Back to School Shopping with Three Children (Day 231)

Friends, there was a scene at the Cherry Hill Mall this afternoon.

My son specifically told me I was not allowed to write about the incident. But, I will not be bullied (anymore than I already have been!) by an almost third grader. 

I have to speak out! Perhaps my courage will help other parents who are back to school shopping. 

Picture it, it is 4pm. We've had a lovely stroll through Nordstrom, picking up some items. We've are in the happiest place on earth! And everyone who works in Nordstrom is literally there to make sure you are happy! Your son delights in Vineyard Vines! Your teenage daughter finds a rack of shirts that are discounted because they are cropped and literally only half a shirt. Your middle daughter is delighted that she's found her dream backpack and a special necklace for the first day of school. And you, you, finally have a dress and shoes for a wedding. 

Then, you sit down with your boujee lattes and lemonades, unmask and laugh together! Like this:

But, then friends, you leave the cradle of Nordy's and you enter the danger zone: 


It is almost like entering another dimension and everyone becomes a different, intolerable person. Your teenage daughter is irate you are not going directly to Hot Topic (for more partial shirts and incense). Your son begins demanding "boy stores and toys." Your middle daughter begins trying to rationalize with everyone and then gives up, growling. 

But you solider on! The children need pants! And well, it ends with one child crawling on the floor yelling about how "society is purposely discriminating against young children by not providing them the opportunity to earn LOTS OF MONEY LIKE YOU."

I am sure you get the picture. So before you are tempted to take your brood to the mall (or even to Wawa) here's what to expect:

1. Your children will become math geniuses. 

During the school year, it sometimes takes my children approximately 6 hours to complete one math problem.  But at the mall, they suddenly can do complex calculations in record time. They can add up the exact amount you spent on their sibling and then even tell you the ACTUAL PERCENTAGE more you spent on their sister. They can do this while also throwing around underwear in Pink and complaining that everything is "ugly."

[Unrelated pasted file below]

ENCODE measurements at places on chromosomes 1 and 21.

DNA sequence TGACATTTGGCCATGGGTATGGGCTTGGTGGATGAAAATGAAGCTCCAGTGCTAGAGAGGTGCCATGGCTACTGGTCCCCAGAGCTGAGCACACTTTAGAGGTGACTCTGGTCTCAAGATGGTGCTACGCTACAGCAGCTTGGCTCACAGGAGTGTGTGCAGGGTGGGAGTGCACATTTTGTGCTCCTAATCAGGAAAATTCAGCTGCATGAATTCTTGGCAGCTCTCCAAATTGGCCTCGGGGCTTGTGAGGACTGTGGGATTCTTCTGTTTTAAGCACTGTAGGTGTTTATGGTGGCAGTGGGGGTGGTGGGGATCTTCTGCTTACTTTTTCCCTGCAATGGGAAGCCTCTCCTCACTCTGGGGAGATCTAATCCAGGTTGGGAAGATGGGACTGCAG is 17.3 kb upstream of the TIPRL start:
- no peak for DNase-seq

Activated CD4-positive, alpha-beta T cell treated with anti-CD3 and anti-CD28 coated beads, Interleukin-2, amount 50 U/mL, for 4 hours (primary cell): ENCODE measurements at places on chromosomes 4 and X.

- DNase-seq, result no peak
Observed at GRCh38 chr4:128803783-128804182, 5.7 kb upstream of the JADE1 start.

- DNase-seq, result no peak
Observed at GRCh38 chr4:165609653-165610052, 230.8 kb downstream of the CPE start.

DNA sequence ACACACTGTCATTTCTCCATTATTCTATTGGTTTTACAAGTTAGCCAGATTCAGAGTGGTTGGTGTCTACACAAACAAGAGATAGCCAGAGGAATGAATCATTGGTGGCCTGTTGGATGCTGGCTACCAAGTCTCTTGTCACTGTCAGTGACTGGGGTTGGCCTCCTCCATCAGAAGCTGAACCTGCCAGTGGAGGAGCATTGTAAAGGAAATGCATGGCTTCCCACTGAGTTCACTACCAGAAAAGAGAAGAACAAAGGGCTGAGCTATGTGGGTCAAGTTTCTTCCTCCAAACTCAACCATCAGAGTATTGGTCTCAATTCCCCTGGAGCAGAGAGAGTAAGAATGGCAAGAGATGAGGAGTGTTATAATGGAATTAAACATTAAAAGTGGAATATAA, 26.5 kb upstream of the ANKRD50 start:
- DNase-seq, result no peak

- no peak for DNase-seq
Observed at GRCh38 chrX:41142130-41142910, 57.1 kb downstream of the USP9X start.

2. They will stage protests. 

Inspired by the Boston Tea Party, your children will become masters at letting retailers know how much they dislike their selection. They will root through bins and racks, dumping what is unacceptable on the floor, as if they are dumping tea into the harbor. You will scurry about cleaning up their chaos, apologizing and explaining that you are just the babysitter and these are not your children. 

3. They will become weak.

After all all the physical looting and protesting, your children will no longer be able to lift a 2 pound bag. Their arms will cease to work. YOU WILL CARRY EVERYTHING and at some point, you might be carrying them. The good news: you can skip your core and arm workout for the day. 

4. They will suddenly be interested in their earning potential. 

As mentioned early, my son became very interested in his earning potential. He wanted $180 sneakers (probably made by children in a factory) and lost his mind when those sneakers were not an option. He accused me of "taking all the jobs for myself," and his sisters of blackballing him in the pet sitting/housesitting/babysitting circles. One of my daughters offered him $5 to be quiet and he rejected it, screaming "I AM WORTH MORE THAN THAT PAPER BILL SISSIE!"

5. Someone will crawl on the floor. 

This might be you (see #3). But, today this was my son. He was so emotionally broken from the sneakers and his political protest and his demands to allow children to labor in jobs for equal pay that he could no longer walk. So he crawled. He crawled on that mall floor shouting about sneakers and injustice. He did it and now he might have a parasite or flesh eating bacteria or something else.

Happy Back to School Shopping Friends! Cheers to online shopping and sending them to school in their old, ill-fitting clothes with stains. 


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